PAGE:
An estimated 60,000 Medicinal and Aromatic Plants (MAPs) species are used globally for their medicinal properties alone. Wild harvest and trade provides a critical source of income, particularly for the rural poor in developing countries. It underpins production of numerous traditional medicines, pharmaceuticals, cosmetics, food and other products. Annual international trade in pharmaceutical plants alone averages half a million tonnes, and was valued at over $2 billion in 2012, with nearly half exported from Asia. Wild plants make a significant contribution to Asian economies. As many as one-fifth of all plant species are threatened with extinction, with MAP populations around the world declining due to over-harvest. This is of particular concern for livelihoods and businesses in developing countries, where reliance on MAPs is high, human populations and environmental pressures are increasing, and enforcement of environmental controls is low.
In response to this global problem, TRAFFIC – a key partner of the Biodiversity and Community Health (BaCH) Initiative – along with WWF, IUCN, the German Federal Agency for Nature Conservation (BfN) and others developed the FairWild Standard. It provides guidance on sustainable and equitable sourcing of wild plant products. The Standard and guidance tools are now being used by industry to improve product-sourcing guidelines, by governments to design harvest and trade controls, by communities in their management systems, and by intergovernmental agreements such as the Convention on Biological Diversity (CBD).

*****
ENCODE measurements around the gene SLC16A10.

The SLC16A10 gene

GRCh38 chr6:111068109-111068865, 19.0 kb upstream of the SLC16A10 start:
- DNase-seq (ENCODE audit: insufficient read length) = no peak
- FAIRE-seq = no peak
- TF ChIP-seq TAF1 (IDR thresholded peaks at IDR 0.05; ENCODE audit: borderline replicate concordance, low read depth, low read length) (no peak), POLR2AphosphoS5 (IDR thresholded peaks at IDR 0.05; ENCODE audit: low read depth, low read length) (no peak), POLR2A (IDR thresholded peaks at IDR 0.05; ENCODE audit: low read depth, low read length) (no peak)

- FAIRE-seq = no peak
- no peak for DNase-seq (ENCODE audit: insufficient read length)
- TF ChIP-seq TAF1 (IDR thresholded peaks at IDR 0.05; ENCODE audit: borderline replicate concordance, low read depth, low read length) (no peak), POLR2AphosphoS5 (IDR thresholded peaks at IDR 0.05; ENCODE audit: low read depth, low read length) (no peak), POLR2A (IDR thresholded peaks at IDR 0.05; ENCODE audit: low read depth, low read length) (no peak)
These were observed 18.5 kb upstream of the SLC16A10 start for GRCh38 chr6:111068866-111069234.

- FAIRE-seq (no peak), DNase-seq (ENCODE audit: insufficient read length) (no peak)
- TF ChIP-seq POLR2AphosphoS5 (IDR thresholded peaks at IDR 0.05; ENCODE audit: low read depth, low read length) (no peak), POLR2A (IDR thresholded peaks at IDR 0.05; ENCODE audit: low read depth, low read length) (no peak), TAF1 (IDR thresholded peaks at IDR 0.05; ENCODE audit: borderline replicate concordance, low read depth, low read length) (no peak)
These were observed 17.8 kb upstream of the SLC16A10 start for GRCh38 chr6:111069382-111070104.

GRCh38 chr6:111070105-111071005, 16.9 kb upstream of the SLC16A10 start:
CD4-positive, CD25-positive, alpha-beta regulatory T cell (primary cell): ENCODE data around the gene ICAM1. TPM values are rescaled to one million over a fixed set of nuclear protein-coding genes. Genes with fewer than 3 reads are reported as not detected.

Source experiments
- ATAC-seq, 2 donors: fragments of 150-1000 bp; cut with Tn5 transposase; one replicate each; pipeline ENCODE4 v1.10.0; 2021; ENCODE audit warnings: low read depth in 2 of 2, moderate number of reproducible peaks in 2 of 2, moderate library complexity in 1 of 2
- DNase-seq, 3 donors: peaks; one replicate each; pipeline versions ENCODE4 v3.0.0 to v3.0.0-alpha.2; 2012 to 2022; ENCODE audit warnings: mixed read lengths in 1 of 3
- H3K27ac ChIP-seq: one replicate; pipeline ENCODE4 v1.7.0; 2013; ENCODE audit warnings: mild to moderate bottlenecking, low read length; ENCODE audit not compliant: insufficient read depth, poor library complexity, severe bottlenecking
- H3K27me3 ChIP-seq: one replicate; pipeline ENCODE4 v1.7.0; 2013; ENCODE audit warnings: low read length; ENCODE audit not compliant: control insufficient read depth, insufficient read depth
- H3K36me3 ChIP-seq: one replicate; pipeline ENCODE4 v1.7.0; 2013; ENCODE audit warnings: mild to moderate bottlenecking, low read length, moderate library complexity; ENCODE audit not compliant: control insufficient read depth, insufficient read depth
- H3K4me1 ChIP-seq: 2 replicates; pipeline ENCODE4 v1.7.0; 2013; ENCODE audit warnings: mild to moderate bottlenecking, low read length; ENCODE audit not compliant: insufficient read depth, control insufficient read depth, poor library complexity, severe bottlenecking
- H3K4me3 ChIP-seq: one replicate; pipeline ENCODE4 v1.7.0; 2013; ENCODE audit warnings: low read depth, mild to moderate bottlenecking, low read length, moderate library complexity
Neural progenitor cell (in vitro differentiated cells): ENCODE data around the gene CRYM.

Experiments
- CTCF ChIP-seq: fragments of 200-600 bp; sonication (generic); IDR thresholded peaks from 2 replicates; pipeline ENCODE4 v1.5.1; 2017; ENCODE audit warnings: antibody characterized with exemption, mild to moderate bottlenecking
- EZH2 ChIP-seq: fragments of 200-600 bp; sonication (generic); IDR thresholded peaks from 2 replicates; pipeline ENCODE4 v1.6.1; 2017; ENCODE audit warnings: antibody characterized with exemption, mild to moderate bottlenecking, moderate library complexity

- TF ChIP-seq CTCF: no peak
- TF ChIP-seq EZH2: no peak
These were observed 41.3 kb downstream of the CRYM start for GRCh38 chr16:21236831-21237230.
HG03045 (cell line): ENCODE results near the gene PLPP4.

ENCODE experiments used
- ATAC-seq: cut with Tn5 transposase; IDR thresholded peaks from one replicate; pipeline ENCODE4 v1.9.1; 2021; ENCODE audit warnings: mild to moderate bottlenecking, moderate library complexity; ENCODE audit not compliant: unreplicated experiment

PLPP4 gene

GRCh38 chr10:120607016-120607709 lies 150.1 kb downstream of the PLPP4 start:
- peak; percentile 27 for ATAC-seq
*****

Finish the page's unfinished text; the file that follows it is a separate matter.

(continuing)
Learn more about TRAFFIC’s work on promoting the use of the FairWild Standard here